According to research, 25% of Twitter users produce around 97% of all tweets.
So priority display of tweets is probably not a major selling point for most people either way.
And then there’s the confusion caused by re-aligning what the verification tick actually means.
For example, what happens to celebrities that don’t sign up to pay $8 per month, and lose their blue checkmark as a result? Elon has noted that there will be an additional marker for public figures, in addition to the blue tick. But will that be enough?
To clarify, the original concept of the verification tick on Twitter came about due to a case of celebrity impersonation, which saw an MLB player take Twitter to court after somebody registered his name in the app and began posting offensive comments. In the wash-up from this incident (and various other cases of impersonation of celebrities), Twitter then launched its verification program to tackle the problem – so Twitter created the verified tick to indicate that this was the real, actual person that you’re thinking of, not, it’s important to note, as a marker of status.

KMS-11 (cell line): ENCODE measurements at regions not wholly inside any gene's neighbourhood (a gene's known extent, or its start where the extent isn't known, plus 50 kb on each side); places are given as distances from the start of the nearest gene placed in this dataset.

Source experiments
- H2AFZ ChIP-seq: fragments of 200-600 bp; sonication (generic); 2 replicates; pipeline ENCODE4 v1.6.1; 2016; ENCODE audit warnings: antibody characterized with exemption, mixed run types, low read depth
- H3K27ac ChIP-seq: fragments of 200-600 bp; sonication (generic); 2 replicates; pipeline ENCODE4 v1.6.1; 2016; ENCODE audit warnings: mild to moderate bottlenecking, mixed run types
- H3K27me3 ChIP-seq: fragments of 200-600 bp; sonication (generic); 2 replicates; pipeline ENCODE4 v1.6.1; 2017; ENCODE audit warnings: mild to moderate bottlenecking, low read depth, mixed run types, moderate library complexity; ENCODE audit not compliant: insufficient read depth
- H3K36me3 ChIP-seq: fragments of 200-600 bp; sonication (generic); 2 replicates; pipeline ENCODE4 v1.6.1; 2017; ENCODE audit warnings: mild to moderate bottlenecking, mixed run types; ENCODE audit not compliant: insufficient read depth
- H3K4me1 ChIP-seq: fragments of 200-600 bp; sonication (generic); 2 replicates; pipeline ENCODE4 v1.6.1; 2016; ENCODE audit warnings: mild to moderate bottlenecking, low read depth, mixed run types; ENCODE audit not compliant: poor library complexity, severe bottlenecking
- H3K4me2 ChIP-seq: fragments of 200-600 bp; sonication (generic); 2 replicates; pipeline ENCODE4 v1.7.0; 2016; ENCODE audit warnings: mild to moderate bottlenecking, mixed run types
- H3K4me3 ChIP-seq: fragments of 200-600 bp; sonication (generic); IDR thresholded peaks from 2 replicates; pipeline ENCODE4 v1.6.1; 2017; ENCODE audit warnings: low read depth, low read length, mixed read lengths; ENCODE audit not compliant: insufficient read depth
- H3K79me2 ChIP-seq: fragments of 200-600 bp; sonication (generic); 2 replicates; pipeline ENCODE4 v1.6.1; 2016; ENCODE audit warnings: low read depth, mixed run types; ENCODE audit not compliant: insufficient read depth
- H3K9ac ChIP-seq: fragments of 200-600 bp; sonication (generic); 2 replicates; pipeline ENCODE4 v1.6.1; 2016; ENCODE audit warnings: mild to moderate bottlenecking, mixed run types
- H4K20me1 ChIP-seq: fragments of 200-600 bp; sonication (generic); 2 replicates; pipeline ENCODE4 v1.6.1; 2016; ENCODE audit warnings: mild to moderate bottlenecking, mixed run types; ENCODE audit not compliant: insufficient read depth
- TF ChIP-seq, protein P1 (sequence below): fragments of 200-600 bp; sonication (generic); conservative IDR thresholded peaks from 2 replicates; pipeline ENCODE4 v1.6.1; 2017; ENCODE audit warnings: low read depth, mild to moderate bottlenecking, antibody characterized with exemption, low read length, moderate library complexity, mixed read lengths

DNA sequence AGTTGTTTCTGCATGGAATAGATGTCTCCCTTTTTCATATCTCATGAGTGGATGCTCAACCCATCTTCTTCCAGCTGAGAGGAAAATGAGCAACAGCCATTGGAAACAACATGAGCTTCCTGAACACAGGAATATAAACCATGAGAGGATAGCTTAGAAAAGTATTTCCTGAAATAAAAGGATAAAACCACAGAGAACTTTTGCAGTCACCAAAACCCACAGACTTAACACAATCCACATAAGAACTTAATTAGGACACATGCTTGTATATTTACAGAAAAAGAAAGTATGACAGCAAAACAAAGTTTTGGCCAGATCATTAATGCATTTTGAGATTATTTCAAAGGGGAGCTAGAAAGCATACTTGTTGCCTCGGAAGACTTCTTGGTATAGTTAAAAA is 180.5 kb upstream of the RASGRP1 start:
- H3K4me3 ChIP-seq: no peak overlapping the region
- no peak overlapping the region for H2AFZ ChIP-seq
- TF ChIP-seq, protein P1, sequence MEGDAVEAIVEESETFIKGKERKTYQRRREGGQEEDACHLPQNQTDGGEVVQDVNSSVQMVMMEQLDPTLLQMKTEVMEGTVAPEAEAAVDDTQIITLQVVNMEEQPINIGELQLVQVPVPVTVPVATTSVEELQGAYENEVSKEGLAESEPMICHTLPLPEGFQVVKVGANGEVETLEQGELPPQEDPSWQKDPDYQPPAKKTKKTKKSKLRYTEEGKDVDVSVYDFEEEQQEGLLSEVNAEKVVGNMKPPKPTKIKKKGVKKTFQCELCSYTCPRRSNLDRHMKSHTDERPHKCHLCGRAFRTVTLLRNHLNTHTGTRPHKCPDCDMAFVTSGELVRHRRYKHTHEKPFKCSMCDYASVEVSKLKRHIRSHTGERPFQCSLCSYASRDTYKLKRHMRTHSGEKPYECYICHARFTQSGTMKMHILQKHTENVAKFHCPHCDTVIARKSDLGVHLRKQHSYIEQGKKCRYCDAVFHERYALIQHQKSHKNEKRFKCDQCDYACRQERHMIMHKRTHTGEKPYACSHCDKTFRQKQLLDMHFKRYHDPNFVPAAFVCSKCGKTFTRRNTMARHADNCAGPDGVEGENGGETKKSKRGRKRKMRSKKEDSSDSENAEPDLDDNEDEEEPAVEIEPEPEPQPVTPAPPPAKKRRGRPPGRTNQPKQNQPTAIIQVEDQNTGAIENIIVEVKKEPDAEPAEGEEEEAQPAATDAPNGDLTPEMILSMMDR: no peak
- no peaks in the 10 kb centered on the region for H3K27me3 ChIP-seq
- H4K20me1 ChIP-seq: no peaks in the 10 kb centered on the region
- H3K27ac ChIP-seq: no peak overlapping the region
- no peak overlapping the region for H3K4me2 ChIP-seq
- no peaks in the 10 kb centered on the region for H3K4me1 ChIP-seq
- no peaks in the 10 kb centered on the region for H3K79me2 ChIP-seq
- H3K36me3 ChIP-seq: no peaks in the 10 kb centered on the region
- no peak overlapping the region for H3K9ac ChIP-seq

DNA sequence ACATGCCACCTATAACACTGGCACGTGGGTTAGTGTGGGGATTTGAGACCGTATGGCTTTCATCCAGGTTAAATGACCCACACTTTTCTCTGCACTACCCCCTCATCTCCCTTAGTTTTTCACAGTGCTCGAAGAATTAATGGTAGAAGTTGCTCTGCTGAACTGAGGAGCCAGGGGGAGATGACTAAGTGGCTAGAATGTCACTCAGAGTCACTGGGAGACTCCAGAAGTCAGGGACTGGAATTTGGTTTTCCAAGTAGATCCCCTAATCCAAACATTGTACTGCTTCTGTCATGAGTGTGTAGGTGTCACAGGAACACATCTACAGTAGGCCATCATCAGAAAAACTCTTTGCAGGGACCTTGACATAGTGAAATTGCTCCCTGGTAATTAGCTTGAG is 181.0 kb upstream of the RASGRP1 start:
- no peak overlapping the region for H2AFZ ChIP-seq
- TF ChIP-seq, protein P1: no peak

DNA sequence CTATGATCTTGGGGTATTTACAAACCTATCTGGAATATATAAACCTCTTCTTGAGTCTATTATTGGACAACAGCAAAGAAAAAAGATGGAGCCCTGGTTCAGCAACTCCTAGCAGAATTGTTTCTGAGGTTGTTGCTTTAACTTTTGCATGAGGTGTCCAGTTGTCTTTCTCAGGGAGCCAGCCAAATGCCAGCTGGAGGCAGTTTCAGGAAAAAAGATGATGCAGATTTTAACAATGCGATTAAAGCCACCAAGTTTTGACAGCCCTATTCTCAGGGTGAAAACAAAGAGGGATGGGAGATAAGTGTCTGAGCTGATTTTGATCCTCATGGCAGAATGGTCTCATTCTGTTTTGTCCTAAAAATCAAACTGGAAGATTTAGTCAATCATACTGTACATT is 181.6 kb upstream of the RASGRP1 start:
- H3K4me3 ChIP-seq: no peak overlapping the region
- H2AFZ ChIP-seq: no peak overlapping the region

But let’s say that The Rock now declines to pay the $8, for the sake of argument. Now, any scammer can create an account pretending to be The Rock, then pay to get the blue tick, which they could then use to dupe people into thinking this is the real Dwayne Johnson that’s looking to pitch them on some new crypto investment.
And really, even if The Rock did pay, they could still do this. With no official marker of actual authentication in the app, there’ll be fewer ways for people to verify that this is or isn’t a legitimate profile – and while most western users might be relatively savvy to scams like this, people in developing markets could be particularly susceptible to such scams.
Related: Elon’s also looking to beam Twitter into more regions where it’s currently not available via Starlink internet access.
Scammers will already be planning their attacks on this front, using the confusion around what the blue tick means to take what they can. Which, again, will further devalue the blue tick, and I’m guessing that, within a few months, few people will see much point in continuing to pay for the marker, as it will have lost all perceived value due to this type of misuse.
Yet at the same time, I do think that there could be value in charging for tweet subscriptions. But class warfare is not it.
According to a study conducted by Twingate in 2020, many social media users would indeed consider paying a certain amount to use social media apps, if there were a significant value add in doing so – like, say, removing all ads or eliminating data tracking (for ads).